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Antebellum Warriors

An Early West Point Graduate

Daniel D. Tompkins arrived at the U.S. Military Academy in 1814 with an aptitude for learning and a well-known namesake—his uncle, the governor of New York, who would soon serve as vice president in James Monroe’s administration.

Young Tompkins, only 14, began his academic career during a tumultuous time at the Academy, which had struggled to find its place since its establishment a dozen years earlier. But by the time he graduated in 1820, the institution had settled into many of the familiar routines in evidence today. He ranked 10th of 30 classmates. The cadet who ranked 11th, John H. Winder of Maryland, went on to become a Confederate brigadier in charge of Union prison camps during the Civil War.

In this circa 1858-60 ambrotype, Tompkins is wearing a Model 1840 pattern sword. While typically made for Medical Staff, Tompkins service suggests the sword could be the exceedingly rare Store Keepers variation. Quarter-plate ambrotype by an anonymous photographer. Dan Binder Collection.
In this circa 1858-60 ambrotype, Tompkins is wearing a Model 1840 pattern sword. While typically made for Medical Staff, Tompkins service suggests the sword could be the exceedingly rare Store Keepers variation. Quarter-plate ambrotype by an anonymous photographer. Dan Binder Collection.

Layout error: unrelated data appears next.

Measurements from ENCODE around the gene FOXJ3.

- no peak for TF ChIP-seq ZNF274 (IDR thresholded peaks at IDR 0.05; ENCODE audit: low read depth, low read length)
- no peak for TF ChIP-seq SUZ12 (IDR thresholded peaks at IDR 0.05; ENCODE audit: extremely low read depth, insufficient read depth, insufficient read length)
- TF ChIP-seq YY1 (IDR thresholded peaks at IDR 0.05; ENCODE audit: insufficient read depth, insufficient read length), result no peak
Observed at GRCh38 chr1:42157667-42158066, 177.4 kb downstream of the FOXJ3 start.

Tompkins remained Union loyal. His long army career was relatively peaceful considering the numerous military entanglements in which the fledgling republic involved itself during the first half of the 19th century. His only recorded combat occurred in actions against warriors of the Seminole tribe of Florida as a result of the 1830 Indian Removal Act. The then Capt. Tompkins was awarded the brevet rank of major for gallant and meritorious conduct.

Tompkins spent the bulk of his army service as a quartermaster, and steadily rose in rank to colonel. In 1858, he became assistant quartermaster general in charge of the Department of New York. When civil war divided the country a few years later, he commanded the Depot at New York City, and managed its rapid expansion to a vast supply empire. Tompkins died on active duty in February 1863. He was 64.

According to his death notice, Tompkins was remembered for his “unswerving integrity and ability in the administration of the business of the Quartermaster’s Department.”

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